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Q: Investment advice for a newbie. ( No Answer,   4 Comments )
Subject: Investment advice for a newbie.
Category: Business and Money > Finance
Asked by: javapundit-ga
List Price: $10.00
Posted: 04 Mar 2006 05:30 PST
Expires: 03 Apr 2006 06:30 PDT
Question ID: 703492
5 years out of college, I am now starting to think about investing. I
have never invested in the past. I have $5000 to start investing with,
and will be keeping aside $5000, every 6 months ($10K/yr, change to
investement plan not more than twice a year). the asset distribution
tools on vanguards, wellsfargo and other sites I used suggested I
invest 80% in stock and 20% in bonds (i.e. aggressive strategy).
Initially, I wish to start with investment in stock funds and bond
funds. I am looking for using money from the investments once in 5
years. I want to know:

* What are some good stock and bond funds in the market that that I
should consider investing in (low costs and high returns)?
* Are Exchange Traded Funds better for my investement strategy than
mutual funds? If so, would you please suggest some ETFs to consider
investing in?
* Which brokerage firm has the least transaction/maintenance/misc.
costs for the kind of investment I'm looking for (mutual funds/ETFs)?

I don't know yet how to understand morningstar (or any other) ratings.
So please include more details than just the rating stars in the
answer. Thank You.

I've been using the following web sites:
There is no answer at this time.

Subject: Re: Investment advice for a newbie.
From: atk-ga on 04 Mar 2006 07:10 PST
An actual Google Researcher will have to contribute an official
answer, but I'll just mention:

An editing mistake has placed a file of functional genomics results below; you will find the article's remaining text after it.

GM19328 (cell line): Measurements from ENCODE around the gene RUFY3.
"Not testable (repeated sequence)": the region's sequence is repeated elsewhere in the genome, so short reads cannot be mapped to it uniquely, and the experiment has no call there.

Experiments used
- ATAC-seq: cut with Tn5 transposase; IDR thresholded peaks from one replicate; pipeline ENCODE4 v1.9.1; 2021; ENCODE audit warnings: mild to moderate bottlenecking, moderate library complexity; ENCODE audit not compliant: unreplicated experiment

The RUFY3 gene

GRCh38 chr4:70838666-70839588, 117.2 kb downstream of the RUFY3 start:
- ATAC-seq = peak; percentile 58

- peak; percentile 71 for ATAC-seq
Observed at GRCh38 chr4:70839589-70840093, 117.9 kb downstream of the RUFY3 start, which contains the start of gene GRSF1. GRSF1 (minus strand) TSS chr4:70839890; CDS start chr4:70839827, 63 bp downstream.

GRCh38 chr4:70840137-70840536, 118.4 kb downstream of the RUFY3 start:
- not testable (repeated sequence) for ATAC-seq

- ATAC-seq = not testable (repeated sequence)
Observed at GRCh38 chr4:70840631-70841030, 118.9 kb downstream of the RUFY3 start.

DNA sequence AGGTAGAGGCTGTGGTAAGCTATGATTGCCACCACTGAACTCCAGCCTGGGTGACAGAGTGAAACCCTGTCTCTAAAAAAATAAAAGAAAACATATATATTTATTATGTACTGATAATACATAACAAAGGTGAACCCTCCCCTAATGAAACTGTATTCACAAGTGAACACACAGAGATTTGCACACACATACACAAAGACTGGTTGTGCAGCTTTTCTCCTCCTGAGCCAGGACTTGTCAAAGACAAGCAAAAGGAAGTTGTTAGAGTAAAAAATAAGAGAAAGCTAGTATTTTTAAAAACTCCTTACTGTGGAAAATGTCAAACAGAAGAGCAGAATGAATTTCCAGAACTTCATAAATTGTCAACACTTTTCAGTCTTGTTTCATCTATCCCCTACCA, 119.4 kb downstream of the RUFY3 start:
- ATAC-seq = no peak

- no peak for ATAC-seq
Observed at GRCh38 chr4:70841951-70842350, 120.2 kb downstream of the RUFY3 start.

(1) Consumer Reports magazine does an issue every year covering the
best in mutual funds. It might be worth visiting your library to see
if you can track down its most recent issue and/or keep an eye out for
the next time Consumer Reports covers that topic.

(2) Before you start investing in stocks and bonds and mutual funds,
it's generally suggested that you make sure you're reasonably
debt-free (particularly credit card debt) and that you keep some
portion of money (an emergency fund--three or six or twelve months'
expenses) in fairly liquid and accessible accounts.
Subject: Re: Investment advice for a newbie.
From: roxrox-ga on 04 Mar 2006 12:37 PST
you can join Consumer reports On Line for only $5 per month, and you
can cancel at any time. Everytime I want to buy a
computer/printer/camera I joing Consumer Reports, do my research, and
then cancel. Theri advice has always been worth more than the $5 I
spend. I have done this at least 4 times. They are really really good
about cancelling you. However I could never figure out how to cancel
on the internet so I end up calling them. But they do cancel it the
same day you call. Good luck to you with your investing.

One tip- when my husband and I started investing we bought into a
mutal fund for Bonds, but then I insted on an extra step becasue I
didn't want to losse any money, I made sure that we selcted one that
was insured. We could never loose our principal with the insurance
option we purchased. Until we got comfortable investing we bought
mutual funds, then we got more comfortable and bought stocks outright.
Made a lot of gains on everything, well we did have some loosers,